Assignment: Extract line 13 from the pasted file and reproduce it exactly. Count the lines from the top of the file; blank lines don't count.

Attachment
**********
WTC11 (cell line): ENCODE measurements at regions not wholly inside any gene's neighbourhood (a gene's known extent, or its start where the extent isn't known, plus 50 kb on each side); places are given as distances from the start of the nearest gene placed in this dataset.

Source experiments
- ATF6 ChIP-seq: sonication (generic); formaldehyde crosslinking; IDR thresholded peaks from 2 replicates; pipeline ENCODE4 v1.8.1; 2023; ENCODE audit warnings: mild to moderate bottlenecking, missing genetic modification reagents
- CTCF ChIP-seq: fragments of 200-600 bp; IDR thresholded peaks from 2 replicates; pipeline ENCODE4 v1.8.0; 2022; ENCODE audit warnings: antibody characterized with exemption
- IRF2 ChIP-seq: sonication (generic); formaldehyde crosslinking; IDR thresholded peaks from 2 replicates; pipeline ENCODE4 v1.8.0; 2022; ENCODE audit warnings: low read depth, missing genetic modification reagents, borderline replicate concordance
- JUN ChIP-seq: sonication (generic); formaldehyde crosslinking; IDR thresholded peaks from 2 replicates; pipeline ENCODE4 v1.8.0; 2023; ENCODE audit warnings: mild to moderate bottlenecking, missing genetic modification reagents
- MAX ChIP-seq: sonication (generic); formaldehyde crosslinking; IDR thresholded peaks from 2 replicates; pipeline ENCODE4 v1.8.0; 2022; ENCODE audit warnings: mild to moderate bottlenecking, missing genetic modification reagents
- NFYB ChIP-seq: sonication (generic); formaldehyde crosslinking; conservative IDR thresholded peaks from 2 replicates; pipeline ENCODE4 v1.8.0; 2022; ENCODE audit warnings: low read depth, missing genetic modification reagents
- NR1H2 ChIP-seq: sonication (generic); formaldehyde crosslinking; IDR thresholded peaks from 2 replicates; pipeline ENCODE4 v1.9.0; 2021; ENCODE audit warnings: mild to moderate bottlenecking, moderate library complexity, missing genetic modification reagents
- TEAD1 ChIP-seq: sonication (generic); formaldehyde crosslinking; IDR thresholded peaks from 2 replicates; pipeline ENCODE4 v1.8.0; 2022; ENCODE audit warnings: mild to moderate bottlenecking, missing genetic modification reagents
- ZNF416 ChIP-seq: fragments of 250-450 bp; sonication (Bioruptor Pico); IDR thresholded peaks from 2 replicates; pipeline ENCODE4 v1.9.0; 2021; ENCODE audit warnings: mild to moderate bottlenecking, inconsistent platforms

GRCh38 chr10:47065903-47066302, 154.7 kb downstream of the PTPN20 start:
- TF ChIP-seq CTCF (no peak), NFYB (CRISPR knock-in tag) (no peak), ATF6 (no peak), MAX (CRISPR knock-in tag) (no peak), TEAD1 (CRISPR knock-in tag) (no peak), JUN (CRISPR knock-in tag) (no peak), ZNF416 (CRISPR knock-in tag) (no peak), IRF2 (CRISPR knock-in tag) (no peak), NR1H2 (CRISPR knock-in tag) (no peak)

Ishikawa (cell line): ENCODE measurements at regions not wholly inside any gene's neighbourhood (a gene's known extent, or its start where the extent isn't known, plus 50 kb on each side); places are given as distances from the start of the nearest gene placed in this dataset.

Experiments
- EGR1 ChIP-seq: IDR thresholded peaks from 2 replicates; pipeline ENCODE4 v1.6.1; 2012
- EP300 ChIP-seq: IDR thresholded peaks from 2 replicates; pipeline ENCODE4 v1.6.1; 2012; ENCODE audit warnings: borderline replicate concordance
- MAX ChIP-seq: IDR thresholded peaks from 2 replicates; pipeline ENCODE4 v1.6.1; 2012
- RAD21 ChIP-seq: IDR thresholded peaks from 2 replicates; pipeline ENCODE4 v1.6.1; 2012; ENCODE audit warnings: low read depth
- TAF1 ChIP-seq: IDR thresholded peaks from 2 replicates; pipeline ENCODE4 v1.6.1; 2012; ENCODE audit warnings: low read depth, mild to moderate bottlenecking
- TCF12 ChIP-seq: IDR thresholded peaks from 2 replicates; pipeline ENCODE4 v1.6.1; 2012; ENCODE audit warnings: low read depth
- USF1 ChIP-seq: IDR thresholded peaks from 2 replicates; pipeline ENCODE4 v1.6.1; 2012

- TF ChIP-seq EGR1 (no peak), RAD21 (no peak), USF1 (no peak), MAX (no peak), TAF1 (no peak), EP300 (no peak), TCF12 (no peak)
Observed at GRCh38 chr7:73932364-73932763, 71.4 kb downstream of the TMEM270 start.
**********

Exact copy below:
- TF ChIP-seq CTCF (no peak), NFYB (CRISPR knock-in tag) (no peak), ATF6 (no peak), MAX (CRISPR knock-in tag) (no peak), TEAD1 (CRISPR knock-in tag) (no peak), JUN (CRISPR knock-in tag) (no peak), ZNF416 (CRISPR knock-in tag) (no peak), IRF2 (CRISPR knock-in tag) (no peak), NR1H2 (CRISPR knock-in tag) (no peak)